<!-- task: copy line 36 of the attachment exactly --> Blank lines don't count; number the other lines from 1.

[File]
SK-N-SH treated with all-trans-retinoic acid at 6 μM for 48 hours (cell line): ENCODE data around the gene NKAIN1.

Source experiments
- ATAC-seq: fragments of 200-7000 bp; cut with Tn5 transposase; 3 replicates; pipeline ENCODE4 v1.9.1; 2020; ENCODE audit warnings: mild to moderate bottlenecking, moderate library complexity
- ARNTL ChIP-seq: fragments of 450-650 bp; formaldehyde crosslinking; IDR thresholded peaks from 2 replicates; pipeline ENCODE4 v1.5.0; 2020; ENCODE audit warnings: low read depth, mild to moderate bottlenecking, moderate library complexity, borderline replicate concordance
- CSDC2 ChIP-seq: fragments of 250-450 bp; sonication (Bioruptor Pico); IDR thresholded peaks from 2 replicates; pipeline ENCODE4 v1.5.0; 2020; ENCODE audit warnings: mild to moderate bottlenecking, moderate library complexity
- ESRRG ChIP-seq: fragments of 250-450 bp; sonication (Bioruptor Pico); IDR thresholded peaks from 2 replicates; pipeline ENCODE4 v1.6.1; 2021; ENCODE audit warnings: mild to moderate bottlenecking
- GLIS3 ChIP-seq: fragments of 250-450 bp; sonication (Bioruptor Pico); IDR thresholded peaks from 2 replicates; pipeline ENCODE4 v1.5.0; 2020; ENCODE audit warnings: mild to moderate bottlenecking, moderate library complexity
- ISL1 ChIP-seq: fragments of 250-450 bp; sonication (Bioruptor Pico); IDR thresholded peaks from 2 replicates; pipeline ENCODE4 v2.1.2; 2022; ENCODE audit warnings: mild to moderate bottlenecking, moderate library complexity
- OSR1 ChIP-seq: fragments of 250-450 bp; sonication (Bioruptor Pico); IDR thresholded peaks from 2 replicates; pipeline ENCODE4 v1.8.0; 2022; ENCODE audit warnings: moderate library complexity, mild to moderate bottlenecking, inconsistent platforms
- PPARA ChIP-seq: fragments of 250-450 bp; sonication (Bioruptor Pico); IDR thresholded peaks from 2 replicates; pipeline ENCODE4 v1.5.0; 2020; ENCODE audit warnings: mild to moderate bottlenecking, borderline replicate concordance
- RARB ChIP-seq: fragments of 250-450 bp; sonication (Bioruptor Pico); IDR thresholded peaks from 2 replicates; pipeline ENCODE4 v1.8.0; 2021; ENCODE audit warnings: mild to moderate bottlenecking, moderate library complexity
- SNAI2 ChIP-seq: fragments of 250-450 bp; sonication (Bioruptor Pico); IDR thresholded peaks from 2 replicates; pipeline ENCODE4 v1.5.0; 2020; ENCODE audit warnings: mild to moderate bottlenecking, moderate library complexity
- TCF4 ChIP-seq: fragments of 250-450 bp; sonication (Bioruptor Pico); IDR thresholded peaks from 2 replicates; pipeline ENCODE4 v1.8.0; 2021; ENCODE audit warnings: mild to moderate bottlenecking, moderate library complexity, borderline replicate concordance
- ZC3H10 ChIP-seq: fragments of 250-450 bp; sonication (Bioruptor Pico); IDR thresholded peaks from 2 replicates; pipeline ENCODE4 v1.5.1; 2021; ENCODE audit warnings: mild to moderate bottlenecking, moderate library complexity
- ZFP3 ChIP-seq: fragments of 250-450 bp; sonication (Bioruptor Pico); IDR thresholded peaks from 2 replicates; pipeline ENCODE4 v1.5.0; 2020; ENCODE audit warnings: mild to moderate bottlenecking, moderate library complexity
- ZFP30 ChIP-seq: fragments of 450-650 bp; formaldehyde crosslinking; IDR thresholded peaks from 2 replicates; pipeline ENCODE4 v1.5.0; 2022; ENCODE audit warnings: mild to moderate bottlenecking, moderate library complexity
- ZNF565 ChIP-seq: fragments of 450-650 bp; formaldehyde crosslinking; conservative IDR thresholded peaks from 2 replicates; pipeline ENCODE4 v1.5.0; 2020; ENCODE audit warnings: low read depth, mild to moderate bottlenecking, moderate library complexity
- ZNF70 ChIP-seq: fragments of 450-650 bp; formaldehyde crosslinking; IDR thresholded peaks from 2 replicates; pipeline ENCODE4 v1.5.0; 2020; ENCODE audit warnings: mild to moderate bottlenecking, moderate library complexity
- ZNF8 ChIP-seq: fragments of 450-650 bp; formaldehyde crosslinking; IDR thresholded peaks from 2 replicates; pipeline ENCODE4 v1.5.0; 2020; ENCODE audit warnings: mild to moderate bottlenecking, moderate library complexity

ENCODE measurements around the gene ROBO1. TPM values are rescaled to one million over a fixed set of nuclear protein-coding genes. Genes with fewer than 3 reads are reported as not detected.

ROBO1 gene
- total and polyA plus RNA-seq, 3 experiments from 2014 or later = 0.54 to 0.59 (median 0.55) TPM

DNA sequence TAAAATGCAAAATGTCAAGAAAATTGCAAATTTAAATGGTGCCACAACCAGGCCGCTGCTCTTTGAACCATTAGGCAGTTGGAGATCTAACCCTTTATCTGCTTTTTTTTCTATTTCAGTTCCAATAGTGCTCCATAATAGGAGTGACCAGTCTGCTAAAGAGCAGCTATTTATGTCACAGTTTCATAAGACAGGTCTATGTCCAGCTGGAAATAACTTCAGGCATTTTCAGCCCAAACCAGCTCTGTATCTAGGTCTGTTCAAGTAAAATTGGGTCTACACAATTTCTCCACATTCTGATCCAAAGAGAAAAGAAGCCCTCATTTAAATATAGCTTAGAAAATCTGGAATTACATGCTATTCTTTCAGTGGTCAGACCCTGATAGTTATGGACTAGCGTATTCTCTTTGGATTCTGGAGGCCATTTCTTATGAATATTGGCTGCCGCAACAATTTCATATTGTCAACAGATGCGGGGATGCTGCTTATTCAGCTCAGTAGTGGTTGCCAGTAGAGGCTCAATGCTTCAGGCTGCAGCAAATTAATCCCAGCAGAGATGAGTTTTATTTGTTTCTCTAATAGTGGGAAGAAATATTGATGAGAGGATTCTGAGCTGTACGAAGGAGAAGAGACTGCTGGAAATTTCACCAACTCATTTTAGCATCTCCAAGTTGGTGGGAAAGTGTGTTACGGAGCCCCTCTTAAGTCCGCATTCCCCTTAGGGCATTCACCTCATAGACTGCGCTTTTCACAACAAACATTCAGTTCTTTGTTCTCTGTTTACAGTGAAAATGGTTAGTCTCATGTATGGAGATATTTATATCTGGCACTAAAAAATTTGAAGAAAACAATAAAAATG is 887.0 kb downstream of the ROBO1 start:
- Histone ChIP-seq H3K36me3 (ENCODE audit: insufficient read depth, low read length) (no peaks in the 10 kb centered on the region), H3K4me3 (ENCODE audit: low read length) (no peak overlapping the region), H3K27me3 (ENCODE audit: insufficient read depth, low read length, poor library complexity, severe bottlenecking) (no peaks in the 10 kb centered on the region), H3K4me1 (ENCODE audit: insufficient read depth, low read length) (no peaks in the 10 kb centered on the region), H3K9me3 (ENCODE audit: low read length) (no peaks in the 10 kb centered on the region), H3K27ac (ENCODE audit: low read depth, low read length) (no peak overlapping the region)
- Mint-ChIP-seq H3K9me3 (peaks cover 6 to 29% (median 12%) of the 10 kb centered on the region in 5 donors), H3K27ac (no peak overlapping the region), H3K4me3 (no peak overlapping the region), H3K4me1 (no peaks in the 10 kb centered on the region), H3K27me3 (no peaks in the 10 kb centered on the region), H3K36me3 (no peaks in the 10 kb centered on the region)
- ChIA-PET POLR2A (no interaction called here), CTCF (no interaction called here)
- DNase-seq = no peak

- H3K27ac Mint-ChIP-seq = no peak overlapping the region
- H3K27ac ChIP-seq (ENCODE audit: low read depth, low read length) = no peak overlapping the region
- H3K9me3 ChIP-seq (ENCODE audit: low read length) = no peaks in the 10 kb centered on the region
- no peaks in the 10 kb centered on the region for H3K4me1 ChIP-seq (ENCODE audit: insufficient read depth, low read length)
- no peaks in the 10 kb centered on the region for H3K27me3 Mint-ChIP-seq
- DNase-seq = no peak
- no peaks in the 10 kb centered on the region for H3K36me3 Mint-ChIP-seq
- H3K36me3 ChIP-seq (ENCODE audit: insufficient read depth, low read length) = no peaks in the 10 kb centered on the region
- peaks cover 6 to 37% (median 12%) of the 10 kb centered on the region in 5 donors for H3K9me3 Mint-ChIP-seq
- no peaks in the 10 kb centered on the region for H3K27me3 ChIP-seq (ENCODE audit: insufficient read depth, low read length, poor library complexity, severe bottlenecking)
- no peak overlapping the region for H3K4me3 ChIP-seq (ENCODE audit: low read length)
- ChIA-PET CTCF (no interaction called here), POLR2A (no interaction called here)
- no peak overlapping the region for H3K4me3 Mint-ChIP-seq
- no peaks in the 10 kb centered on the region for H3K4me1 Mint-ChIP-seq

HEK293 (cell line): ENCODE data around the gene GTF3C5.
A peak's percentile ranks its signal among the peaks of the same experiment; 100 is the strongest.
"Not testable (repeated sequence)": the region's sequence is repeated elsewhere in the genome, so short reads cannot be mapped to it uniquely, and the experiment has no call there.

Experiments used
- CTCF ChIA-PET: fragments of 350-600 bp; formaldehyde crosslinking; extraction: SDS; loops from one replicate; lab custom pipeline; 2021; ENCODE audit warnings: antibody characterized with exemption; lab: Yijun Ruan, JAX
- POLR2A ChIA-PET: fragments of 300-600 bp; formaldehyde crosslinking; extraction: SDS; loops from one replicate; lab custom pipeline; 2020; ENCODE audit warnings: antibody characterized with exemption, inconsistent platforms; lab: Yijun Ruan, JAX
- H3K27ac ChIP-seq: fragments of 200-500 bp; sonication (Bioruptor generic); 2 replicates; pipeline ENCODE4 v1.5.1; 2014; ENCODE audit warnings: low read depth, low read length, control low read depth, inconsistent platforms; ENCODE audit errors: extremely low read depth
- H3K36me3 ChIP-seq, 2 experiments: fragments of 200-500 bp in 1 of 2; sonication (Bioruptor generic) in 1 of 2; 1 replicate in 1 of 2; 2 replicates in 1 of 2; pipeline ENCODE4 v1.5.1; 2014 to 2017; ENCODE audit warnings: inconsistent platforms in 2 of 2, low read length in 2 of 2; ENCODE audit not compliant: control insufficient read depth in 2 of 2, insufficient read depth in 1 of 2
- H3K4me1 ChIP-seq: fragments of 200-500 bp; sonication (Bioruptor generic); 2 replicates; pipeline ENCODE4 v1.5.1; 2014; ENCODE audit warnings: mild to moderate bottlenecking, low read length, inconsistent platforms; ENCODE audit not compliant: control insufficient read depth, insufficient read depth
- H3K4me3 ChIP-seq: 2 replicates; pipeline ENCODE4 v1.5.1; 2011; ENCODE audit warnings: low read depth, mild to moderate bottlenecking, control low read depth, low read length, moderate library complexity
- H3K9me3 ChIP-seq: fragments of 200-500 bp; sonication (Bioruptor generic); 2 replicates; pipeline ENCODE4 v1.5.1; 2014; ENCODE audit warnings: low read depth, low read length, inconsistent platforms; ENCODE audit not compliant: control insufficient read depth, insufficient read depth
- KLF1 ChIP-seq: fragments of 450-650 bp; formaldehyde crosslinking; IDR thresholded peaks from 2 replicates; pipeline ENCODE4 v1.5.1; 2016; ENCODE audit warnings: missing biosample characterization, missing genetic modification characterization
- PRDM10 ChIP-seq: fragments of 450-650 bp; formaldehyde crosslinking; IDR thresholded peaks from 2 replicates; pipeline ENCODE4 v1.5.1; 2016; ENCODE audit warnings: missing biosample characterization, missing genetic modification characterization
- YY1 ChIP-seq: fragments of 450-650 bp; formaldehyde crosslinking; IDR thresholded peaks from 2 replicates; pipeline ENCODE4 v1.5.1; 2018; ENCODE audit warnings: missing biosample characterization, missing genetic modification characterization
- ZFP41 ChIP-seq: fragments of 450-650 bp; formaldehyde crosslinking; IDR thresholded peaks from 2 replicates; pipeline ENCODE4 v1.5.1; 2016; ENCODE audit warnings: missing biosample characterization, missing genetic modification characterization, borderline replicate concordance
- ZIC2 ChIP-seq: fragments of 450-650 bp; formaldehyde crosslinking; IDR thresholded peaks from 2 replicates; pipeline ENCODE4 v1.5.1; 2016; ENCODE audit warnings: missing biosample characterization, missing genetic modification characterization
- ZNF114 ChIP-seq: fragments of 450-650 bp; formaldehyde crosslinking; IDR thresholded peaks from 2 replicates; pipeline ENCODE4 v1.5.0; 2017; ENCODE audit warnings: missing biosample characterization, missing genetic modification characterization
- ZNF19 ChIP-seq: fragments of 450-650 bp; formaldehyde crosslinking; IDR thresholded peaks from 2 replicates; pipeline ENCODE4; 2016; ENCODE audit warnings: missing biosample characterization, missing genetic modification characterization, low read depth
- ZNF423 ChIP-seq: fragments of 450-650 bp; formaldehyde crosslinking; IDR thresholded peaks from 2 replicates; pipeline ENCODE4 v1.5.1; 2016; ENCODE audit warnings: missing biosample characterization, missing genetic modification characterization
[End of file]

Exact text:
- peaks cover 6 to 37% (median 12%) of the 10 kb centered on the region in 5 donors for H3K9me3 Mint-ChIP-seq